More detail on the recommendations
Naloxone must be available from every community pharmacy and staff trained to use it. Naloxone should also be kept in first aid boxes for emergency use in any clinical setting where people who use drugs attend, and pharmacy teams in those locations be among the staff trained to use it.
A recent study into take home naloxone programmes found that ownership and carriage of the medicine were lower than desired. (1) Supplying patients with naloxone and impressing upon them the importance of carrying it is fundamental to the success of the programme.
Community pharmacy teams are ideally placed to make these vital interventions. The Drug Misuse and Dependence: UK Guidelines on Clinical Management state that ‘it is good practice for the pharmacist to engage the patient in a discussion regarding risk management to ensure all harm reduction options have been addressed (such as overdose awareness and provision of naloxone where available)’. (2) Every community pharmacy team should be able to offer naloxone to anyone they believe to be at risk of an overdose or to anyone who may witness an overdose. This should be offered as part of a package of care which promotes not only the safe use of naloxone but also the importance of carrying it and of naloxone being accessible.
Pharmacists based in other settings, e.g. specialist services, GP practices, should also be engaging patients in conversations about harm reduction. They should be offering education around naloxone and ensuring patients have a supply.
The guidelines also recommend that ‘opportunistic interventions (such as hepatitis interventions, injecting equipment, and overdose and naloxone training) can be crucial to maximise engagement in potentially life-saving interventions.’ Community pharmacists are the most accessible healthcare professional which makes these interventions possible on a regular, sometimes daily, basis. This is true for not only patients but also family members, friends and those in the community. Interventions can also be offered at times when patients are particularly vulnerable to overdose, for example, during the initial stages of treatment or upon release from prison or hospital. This accessibility also makes community pharmacy ideally placed to hold a stock of naloxone for use in the event of an emergency in the immediate vicinity. However, we also believe that naloxone should be included in the emergency boxes in any clinical setting where people who use drugs may attend and first aid staff trained to use it, including pharmacy teams.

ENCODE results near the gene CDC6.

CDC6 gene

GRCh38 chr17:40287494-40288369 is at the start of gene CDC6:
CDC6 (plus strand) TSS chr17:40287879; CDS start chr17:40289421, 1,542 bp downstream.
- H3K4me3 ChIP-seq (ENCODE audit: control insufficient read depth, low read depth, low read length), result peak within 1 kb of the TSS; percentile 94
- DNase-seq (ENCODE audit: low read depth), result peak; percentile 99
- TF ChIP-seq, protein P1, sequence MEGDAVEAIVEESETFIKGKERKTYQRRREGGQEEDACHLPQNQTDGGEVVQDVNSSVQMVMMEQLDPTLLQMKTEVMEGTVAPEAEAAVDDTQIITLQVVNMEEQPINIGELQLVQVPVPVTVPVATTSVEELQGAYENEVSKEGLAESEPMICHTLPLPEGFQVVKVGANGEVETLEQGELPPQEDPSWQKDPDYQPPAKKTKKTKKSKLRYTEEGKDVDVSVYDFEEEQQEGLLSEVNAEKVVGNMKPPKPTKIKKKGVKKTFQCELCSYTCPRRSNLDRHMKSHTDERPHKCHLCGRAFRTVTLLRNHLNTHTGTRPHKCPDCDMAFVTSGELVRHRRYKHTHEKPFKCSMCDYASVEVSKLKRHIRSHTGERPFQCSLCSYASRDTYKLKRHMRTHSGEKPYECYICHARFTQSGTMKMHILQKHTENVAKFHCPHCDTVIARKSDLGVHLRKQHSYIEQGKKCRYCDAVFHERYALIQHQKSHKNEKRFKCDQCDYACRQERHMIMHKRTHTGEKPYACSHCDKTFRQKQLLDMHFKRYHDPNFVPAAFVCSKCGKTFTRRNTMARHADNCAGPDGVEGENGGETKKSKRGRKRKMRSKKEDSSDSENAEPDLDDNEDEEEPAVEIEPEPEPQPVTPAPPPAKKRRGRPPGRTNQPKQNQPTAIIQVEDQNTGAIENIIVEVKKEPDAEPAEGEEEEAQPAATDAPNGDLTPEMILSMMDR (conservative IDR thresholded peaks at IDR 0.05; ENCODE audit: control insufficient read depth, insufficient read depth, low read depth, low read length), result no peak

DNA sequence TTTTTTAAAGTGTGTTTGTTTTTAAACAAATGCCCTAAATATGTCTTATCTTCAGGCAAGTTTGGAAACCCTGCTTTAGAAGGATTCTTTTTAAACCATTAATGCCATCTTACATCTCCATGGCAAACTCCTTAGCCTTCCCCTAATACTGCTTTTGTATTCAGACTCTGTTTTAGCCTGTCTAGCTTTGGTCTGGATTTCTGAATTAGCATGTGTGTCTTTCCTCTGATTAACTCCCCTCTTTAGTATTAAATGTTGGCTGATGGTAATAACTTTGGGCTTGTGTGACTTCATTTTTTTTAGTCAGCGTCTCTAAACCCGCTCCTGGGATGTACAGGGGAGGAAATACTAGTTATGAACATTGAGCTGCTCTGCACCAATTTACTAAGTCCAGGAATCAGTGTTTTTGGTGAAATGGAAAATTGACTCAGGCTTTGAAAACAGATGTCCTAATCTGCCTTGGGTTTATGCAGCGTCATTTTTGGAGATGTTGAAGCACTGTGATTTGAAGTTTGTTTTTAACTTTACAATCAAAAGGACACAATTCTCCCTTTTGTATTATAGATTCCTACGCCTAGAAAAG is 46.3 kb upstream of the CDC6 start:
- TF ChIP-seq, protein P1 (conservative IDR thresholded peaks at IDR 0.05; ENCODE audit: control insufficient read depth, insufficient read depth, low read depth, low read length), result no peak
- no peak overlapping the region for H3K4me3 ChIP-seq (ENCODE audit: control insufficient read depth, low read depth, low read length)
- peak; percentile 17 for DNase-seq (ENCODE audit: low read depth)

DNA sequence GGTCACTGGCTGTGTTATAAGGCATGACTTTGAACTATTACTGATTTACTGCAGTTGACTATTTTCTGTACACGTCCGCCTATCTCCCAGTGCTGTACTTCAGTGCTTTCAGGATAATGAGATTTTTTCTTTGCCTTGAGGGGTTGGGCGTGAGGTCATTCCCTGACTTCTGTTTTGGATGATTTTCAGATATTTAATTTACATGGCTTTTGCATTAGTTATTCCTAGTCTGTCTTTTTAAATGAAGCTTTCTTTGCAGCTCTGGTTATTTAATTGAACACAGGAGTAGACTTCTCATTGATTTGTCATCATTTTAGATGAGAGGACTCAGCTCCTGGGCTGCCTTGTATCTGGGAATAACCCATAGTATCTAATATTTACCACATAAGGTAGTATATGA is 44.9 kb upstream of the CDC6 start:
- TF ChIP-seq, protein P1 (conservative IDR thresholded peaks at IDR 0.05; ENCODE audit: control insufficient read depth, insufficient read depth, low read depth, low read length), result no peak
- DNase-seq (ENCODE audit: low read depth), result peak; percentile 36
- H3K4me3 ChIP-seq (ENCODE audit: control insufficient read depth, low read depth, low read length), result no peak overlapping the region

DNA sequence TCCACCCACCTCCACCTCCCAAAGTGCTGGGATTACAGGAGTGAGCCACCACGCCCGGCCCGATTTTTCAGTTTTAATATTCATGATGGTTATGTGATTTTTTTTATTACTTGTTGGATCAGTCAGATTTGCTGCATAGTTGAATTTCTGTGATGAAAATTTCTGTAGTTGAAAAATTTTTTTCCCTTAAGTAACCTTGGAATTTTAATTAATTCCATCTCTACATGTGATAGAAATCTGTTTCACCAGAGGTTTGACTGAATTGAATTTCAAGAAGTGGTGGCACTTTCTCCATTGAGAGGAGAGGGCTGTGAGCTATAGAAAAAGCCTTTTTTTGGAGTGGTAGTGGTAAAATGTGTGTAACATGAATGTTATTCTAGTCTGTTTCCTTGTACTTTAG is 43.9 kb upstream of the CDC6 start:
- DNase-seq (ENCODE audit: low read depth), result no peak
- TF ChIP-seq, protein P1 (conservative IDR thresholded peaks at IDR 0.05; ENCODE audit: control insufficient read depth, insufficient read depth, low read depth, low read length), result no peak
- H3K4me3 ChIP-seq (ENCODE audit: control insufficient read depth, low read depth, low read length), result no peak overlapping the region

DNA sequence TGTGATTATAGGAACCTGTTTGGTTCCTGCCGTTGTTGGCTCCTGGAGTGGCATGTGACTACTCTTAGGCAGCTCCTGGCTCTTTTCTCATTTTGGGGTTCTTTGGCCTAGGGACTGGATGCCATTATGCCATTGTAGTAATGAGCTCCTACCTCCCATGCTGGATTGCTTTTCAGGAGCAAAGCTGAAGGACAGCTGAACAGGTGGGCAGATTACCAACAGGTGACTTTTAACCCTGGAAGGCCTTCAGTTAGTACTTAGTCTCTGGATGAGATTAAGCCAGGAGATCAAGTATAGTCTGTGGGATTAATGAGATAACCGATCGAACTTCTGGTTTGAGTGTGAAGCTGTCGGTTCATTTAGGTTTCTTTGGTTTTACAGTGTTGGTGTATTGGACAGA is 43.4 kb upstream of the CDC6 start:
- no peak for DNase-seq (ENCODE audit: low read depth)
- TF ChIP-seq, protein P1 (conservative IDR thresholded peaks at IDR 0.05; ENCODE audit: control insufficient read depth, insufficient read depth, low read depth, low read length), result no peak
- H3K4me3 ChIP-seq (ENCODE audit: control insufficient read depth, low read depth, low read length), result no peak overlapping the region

Pharmacy teams in all settings should have the tools to prevent and identify possible dependence on prescribed or over the counter medicines (OTC) and carry out brief interventions where appropriate.
The principles of brief interventions (3) could be applied to prescribed or over the counter (OTC) medicines allowing trained pharmacy staff to engage patients in a non-confrontational way. Brief interventions are a tool to motivate and support patients to think about their medicine use and identify if a change may be required to reduce harm. They can be a way to identify any additional needs and signpost accordingly.
The Drug Misuse and Dependence: UK Guidelines on Clinical Management (2) make reference throughout to brief interventions and suggest they are beneficial for young people, those at initial assessment of drug misuse or where the person is perhaps not at the threshold of requiring more structured help, which is often the case with prescribed or OTC medication dependence. The guidelines also recognise the invaluable resource that pharmacists can be in identifying problems, harm reduction and the provision of brief interventions, particularly for the ageing drug treatment population with complex comorbidities.
Pharmacists, and pharmacy teams, are ideally placed to make an impact on patient care through brief interventions. Interventions can take place in any setting the patient may attend, do not require any formal arrangements to be made and are quick, making them ideal for patients presenting at a community pharmacy, general practice surgery, custodial setting, or even when receiving their discharge medication from hospital.